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Unclassified Info: Water politics gets personal

July 12, 2012|By Gary Huerta

A funny thing happened to me the other day as I was driving down one of the streets in my neighborhood. I spied a neighbor hosing down her gutter and thought I'd provide some commentary regarding her activity.

I figured it was my duty, and might even be my right, for a number of reasons.

First, I have chided Rick Caruso and the Americana at Brand in print for the practice of hosing down sidewalks during a time when our state is suffering from a water shortage. It seemed hypocritical to pick on a successful real estate developer and his corporate interests and refrain from exhibiting the same disdain for a neighbor — even if she was a senior.

Second, I had my daughter in the car and wanted her to see that I am at least consistent in my criticism of people who waste water. If the gutter had contained some sort of biological hazard, I would have refrained from making any verbal judgment.

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As it was, the woman was merely looking to wash a few leaves to the front of the house next door — another pet peeve. Gardeners also do this with their blowers, and I assume the same leaves have been transferred back and forth for weeks on end when the problem could just as easily be remedied with a broom, dust pan and trash can.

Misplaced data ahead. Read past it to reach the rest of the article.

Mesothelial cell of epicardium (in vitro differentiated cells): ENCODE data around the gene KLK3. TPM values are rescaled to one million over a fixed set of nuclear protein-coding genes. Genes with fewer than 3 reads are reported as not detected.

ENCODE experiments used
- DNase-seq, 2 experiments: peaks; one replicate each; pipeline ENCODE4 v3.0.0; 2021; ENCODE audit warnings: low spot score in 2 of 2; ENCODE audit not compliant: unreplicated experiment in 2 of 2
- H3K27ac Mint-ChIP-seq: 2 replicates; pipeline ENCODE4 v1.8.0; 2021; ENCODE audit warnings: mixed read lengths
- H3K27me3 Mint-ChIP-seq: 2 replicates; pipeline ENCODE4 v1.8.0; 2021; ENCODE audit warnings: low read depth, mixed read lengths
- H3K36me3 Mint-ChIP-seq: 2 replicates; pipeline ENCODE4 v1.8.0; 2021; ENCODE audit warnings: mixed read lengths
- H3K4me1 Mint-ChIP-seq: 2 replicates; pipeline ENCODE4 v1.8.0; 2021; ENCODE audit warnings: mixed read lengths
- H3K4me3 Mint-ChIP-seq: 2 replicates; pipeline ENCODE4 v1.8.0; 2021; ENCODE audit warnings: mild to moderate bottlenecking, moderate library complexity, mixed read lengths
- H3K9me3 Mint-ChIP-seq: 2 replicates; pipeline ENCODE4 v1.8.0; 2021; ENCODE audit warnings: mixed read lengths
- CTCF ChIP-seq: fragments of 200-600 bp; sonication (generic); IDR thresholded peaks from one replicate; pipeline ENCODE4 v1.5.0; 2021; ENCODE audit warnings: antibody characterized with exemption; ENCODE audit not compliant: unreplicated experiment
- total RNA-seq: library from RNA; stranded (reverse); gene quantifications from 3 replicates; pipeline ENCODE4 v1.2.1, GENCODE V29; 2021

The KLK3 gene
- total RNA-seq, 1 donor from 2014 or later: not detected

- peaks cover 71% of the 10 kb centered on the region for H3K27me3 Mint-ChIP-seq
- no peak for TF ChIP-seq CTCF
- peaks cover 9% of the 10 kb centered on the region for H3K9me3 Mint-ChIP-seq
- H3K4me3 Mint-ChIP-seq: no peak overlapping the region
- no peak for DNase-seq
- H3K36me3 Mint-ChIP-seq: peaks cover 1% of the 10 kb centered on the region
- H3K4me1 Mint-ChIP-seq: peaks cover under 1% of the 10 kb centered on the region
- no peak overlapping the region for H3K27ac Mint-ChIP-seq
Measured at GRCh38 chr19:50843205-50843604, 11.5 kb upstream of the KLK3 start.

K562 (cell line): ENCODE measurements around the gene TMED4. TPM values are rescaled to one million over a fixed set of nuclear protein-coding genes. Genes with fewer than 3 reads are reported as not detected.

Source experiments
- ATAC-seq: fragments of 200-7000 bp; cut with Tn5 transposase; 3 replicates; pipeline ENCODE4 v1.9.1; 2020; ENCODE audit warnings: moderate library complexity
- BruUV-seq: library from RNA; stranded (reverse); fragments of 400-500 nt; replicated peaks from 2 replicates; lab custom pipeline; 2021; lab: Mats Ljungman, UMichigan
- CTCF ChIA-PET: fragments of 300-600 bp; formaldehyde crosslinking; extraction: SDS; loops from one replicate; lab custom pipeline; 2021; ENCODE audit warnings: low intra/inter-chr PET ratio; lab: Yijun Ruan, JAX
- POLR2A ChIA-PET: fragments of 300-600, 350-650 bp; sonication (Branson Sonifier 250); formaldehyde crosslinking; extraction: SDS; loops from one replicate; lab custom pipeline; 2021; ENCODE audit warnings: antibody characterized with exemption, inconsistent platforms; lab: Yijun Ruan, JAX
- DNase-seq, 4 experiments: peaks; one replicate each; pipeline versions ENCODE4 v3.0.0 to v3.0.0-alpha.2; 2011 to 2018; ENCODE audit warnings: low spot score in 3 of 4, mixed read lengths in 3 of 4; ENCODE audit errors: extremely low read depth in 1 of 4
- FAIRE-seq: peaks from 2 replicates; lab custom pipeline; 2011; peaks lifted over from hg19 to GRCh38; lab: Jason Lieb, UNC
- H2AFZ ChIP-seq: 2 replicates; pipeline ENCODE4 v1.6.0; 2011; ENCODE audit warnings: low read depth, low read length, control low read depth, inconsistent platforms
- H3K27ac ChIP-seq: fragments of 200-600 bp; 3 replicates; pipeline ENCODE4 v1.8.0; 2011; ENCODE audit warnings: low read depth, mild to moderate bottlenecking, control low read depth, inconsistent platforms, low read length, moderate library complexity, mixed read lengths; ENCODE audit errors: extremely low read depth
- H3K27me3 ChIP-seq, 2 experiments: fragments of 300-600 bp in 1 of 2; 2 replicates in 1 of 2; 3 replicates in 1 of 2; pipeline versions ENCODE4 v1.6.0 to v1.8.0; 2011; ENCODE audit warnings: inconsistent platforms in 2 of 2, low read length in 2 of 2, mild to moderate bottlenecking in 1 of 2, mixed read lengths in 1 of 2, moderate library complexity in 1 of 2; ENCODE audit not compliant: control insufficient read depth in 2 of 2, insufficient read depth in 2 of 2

Third, with water and electricity rates on the rise, I thought I might just be doing this woman a small favor by enlightening her as to the negative effects that hosing down her gutter could have on her own finances.

It could be her practice was nothing more than a habit of convenience, and all she needed was to hear a friendly voice remind her that we should all be conserving resources together, and that doing so could save her a few coins.

“There's a water shortage, and you might want to think about sweeping your gutter,” I said in a tone that was factual and polite, if my recollection serves me.

The woman turned her attention from the hose to my car with a sour look and said nothing. I figured she was in no mood to hear anything from the likes of me, so I drove off.

And that's when the funny thing happened.

“Hey Dad, that woman just tried to squirt our car,” my daughter informed me.

Sure enough. As I glanced in the rear-view mirror, I could see the woman had found an alternate use for her garden hose. It was now a tool to provide her rebuttal.

I don't know whether I was asking for it. I didn't think stating a fact about our finite supply of water could draw such equal disdain on the part of my neighbor. But it did.

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